AT&T’s blame game: the Andrew Aurenheimer case

I haven’t been following the Andrew Aurenheimer case as closely as I perhaps should have.

But recently I read VentureBeat’s story of the night before and Rolling Stone’s story of the sentencing. And I find this case more than a bit unsettling.

Andrew’s alleged “crime” for which he will serve 41 months in Federal prison stems from a just plain boneheaded lapse in security on the part of AT&T, which Andrew was trying to get closed.

From the VentureBeat story:

During the summer of 2010, Auernheimer and co-defendant Danile
Spitler discovered that by querying AT&T’s iPad servers with a string of numbers that matched subscribers’ SIM card identifiers, AT&T’s servers would send back the unencrypted, unprotected email address of the AT&T customer, the iPad owner. AT&T had a massive security design flaw, which, as it admitted in Auernheimer’s one-week trial, was intentional: for subscriber convenience. After running the script to capture 114,000 email addresses of AT&T iPad subscribers, Auernheimer sent a list of the email addresses to Gawker to highlight the security hole. Gawker then printed them in redacted form.

Later in the VentureBeat story:

“We sent [HTTP] Get requests to a public API,” Auernheimer says. “They charged me with unauthorized access to a computerized device … and identity theft, which is a possession charge … if you walk down a street and write down physical addresses, you’re stealing identifiers, and you’re an identify thief.”

If you’re reading this, and thinking “this is just plain ludicrous” you’re not alone. If anyone should be prosecuted in a criminal court, it’s an AT&T employee for letting this happen. “Subscriber convenience” is an extremely poor excuse for this kind of thing.

The VentureBeat article goes into much more detail, which I’m not going to quote, on the implications. It would be one thing if Andrew had an AT&T employee’s password or similar access control information and got the 114,000 email addresses that way. But what Andrew’s trial sets as precedent is that any one of us could, in theory, be arrested just on the whims of the owner of an Internet-connected computer for what is perceived as “unauthorized access”.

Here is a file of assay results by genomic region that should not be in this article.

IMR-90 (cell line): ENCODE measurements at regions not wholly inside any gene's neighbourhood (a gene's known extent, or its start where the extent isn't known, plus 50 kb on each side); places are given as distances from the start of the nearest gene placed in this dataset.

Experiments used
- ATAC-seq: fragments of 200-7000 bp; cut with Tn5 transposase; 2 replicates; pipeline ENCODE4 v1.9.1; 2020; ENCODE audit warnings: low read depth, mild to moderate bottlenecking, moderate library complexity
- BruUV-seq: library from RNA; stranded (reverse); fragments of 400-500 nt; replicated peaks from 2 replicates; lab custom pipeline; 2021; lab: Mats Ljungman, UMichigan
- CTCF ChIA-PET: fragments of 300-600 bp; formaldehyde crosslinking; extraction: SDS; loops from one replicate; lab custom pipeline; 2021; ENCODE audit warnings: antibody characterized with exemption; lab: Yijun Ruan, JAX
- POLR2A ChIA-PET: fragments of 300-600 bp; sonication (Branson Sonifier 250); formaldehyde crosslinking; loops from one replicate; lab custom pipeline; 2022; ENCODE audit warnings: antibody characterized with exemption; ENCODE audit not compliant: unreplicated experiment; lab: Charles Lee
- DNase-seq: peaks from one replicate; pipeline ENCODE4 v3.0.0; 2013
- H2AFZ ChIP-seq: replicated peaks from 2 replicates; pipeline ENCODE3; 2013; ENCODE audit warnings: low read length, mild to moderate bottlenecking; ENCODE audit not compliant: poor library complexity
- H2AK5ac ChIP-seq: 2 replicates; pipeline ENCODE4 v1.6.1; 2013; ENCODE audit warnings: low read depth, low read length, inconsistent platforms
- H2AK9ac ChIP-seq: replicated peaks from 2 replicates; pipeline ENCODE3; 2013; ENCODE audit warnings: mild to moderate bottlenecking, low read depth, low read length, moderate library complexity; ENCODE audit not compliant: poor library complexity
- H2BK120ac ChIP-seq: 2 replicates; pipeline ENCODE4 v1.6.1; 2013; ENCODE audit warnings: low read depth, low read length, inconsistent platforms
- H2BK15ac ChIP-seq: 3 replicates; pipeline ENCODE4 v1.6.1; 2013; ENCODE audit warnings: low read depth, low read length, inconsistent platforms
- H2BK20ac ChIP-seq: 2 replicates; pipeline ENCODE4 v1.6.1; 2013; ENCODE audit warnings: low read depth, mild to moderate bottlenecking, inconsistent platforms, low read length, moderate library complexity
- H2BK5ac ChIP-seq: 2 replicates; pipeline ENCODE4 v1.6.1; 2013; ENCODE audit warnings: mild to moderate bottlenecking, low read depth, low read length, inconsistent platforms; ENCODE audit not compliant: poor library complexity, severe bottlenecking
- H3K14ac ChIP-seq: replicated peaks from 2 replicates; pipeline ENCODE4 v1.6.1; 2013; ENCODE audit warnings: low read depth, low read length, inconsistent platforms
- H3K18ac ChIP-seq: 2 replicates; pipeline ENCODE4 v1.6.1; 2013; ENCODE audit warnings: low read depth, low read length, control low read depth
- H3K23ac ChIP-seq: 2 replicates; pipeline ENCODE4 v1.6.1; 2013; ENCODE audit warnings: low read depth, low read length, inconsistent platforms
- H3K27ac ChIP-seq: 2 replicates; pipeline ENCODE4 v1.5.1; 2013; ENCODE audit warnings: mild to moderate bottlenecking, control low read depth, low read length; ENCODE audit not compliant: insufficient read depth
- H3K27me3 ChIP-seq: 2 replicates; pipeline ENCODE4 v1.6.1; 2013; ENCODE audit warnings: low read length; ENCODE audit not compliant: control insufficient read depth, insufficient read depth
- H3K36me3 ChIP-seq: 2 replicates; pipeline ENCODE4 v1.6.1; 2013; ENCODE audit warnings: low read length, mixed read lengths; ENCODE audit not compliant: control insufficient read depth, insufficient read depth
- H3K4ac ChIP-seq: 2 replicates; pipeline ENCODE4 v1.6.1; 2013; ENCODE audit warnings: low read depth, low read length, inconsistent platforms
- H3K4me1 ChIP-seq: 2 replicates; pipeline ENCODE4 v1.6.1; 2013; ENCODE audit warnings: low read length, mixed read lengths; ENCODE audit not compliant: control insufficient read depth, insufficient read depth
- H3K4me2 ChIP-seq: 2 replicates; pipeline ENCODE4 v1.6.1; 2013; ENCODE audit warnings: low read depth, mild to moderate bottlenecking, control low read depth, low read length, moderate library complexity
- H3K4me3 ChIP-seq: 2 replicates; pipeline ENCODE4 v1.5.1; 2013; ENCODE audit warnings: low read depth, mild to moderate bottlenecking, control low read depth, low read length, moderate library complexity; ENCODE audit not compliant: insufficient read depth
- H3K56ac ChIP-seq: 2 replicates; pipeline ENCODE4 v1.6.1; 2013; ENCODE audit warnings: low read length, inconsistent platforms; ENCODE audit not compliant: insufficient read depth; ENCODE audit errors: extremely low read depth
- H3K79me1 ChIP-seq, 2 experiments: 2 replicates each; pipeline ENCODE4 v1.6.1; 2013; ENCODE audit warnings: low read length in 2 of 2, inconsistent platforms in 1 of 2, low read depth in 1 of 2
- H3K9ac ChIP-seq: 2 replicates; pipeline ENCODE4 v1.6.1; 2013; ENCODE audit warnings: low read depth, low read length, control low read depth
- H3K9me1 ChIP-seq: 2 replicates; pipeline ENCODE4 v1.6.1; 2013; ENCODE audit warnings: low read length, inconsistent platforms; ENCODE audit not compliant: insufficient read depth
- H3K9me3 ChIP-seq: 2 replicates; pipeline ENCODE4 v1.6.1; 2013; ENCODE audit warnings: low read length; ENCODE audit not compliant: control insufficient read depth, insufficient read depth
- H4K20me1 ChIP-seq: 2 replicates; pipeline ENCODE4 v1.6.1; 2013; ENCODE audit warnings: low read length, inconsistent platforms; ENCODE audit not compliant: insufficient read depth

It’s extremely difficult if not outright impossible to have a blog like this one for over four years, and throughout that entire time, completely avoid talking about someone who would rather not be talked about in a given context or even at all. In fact I know I’ve done this at least twice on this blog (probably more than that, but twice that I can easily remember). Based on this, if I access someone’s blog who doesn’t want me talking about them, to quote what they are saying, it can be labeled “unauthorized access”. And I could, in theory, be subject to the same 10 years in prison Andrew was facing, for accessing a public blog entry, the same way AT&T accidentally made public its subscriber info which it should not have. And so could anyone else, in theory. All they would need is a prosecutor willing to go along.

The EFF is leading the charge to reform the CFAA (Computer Fraud and Abuse Act), the law under which Andrew was prosecuted. If you can help the EFF, please do so. I hope Andrew wins his appeal. Because if the court system is about justice, then the court system really failed us here, because this is quite emphatically not justice.